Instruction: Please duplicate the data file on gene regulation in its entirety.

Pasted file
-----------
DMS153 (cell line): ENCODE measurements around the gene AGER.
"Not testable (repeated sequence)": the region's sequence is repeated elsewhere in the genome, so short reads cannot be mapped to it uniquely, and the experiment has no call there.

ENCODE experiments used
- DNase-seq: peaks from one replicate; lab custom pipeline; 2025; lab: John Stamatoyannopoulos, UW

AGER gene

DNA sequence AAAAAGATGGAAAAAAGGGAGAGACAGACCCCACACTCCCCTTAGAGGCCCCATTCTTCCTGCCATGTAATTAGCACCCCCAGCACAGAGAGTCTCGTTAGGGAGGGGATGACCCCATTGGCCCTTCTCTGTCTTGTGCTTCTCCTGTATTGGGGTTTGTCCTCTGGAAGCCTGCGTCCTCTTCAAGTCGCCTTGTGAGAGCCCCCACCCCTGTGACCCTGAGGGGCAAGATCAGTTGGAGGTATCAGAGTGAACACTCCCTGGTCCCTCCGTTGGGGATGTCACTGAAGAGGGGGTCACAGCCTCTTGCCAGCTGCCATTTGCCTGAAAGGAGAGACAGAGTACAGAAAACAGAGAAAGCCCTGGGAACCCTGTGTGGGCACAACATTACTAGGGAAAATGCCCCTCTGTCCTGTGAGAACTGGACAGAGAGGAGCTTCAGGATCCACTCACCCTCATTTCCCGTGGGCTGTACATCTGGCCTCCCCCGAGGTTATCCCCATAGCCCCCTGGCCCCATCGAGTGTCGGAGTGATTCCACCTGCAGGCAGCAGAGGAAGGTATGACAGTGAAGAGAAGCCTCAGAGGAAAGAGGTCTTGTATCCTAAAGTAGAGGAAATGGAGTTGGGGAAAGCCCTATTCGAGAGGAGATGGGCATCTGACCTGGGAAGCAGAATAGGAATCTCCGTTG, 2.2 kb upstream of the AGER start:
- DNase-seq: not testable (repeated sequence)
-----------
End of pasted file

DMS153 (cell line): ENCODE measurements around the gene AGER.
"Not testable (repeated sequence)": the region's sequence is repeated elsewhere in the genome, so short reads cannot be mapped to it uniquely, and the experiment has no call there.

ENCODE experiments used
- DNase-seq: peaks from one replicate; lab custom pipeline; 2025; lab: John Stamatoyannopoulos, UW

AGER gene

DNA sequence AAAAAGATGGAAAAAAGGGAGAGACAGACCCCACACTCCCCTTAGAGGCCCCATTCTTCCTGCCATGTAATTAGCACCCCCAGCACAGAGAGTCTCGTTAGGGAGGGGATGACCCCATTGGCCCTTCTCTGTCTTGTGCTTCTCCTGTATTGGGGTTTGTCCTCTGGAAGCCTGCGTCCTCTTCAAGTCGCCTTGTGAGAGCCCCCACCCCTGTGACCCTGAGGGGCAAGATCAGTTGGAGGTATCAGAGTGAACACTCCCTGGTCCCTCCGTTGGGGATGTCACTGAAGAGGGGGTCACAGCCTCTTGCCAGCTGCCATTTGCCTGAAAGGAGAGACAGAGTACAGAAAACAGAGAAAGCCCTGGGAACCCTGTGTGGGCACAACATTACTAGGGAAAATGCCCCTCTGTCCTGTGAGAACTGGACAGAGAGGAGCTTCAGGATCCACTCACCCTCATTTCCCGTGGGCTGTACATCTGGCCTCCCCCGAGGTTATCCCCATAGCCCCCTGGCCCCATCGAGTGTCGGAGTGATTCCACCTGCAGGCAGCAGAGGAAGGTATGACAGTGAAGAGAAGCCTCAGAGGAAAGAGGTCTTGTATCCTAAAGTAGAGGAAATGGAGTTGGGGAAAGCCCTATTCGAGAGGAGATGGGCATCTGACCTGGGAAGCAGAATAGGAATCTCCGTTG, 2.2 kb upstream of the AGER start:
- DNase-seq: not testable (repeated sequence)